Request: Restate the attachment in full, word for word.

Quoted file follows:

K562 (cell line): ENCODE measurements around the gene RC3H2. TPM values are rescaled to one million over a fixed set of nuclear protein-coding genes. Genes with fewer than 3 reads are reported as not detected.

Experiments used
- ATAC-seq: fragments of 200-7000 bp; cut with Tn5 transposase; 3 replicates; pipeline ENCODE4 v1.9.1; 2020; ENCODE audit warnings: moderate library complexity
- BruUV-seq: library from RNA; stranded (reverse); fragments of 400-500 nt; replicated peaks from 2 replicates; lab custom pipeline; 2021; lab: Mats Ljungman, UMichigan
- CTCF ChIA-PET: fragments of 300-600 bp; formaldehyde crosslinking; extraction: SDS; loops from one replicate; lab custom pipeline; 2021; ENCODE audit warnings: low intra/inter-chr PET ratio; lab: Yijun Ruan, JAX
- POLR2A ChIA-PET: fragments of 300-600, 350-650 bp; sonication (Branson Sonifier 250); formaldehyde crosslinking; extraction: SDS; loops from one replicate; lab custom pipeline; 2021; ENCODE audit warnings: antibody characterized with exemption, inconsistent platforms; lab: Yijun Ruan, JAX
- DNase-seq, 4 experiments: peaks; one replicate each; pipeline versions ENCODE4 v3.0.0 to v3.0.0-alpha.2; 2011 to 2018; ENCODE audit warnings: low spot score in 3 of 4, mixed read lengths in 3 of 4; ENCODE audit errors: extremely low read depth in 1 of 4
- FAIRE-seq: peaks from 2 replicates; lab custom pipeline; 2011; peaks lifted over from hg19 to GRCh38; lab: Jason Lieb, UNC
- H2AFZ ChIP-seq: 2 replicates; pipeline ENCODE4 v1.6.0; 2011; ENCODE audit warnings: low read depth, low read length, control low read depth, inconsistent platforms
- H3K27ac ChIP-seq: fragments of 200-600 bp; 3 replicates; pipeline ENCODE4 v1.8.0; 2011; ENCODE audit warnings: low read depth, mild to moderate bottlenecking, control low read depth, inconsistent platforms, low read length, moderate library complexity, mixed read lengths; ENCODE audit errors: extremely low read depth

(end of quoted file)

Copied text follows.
K562 (cell line): ENCODE measurements around the gene RC3H2. TPM values are rescaled to one million over a fixed set of nuclear protein-coding genes. Genes with fewer than 3 reads are reported as not detected.

Experiments used
- ATAC-seq: fragments of 200-7000 bp; cut with Tn5 transposase; 3 replicates; pipeline ENCODE4 v1.9.1; 2020; ENCODE audit warnings: moderate library complexity
- BruUV-seq: library from RNA; stranded (reverse); fragments of 400-500 nt; replicated peaks from 2 replicates; lab custom pipeline; 2021; lab: Mats Ljungman, UMichigan
- CTCF ChIA-PET: fragments of 300-600 bp; formaldehyde crosslinking; extraction: SDS; loops from one replicate; lab custom pipeline; 2021; ENCODE audit warnings: low intra/inter-chr PET ratio; lab: Yijun Ruan, JAX
- POLR2A ChIA-PET: fragments of 300-600, 350-650 bp; sonication (Branson Sonifier 250); formaldehyde crosslinking; extraction: SDS; loops from one replicate; lab custom pipeline; 2021; ENCODE audit warnings: antibody characterized with exemption, inconsistent platforms; lab: Yijun Ruan, JAX
- DNase-seq, 4 experiments: peaks; one replicate each; pipeline versions ENCODE4 v3.0.0 to v3.0.0-alpha.2; 2011 to 2018; ENCODE audit warnings: low spot score in 3 of 4, mixed read lengths in 3 of 4; ENCODE audit errors: extremely low read depth in 1 of 4
- FAIRE-seq: peaks from 2 replicates; lab custom pipeline; 2011; peaks lifted over from hg19 to GRCh38; lab: Jason Lieb, UNC
- H2AFZ ChIP-seq: 2 replicates; pipeline ENCODE4 v1.6.0; 2011; ENCODE audit warnings: low read depth, low read length, control low read depth, inconsistent platforms
- H3K27ac ChIP-seq: fragments of 200-600 bp; 3 replicates; pipeline ENCODE4 v1.8.0; 2011; ENCODE audit warnings: low read depth, mild to moderate bottlenecking, control low read depth, inconsistent platforms, low read length, moderate library complexity, mixed read lengths; ENCODE audit errors: extremely low read depth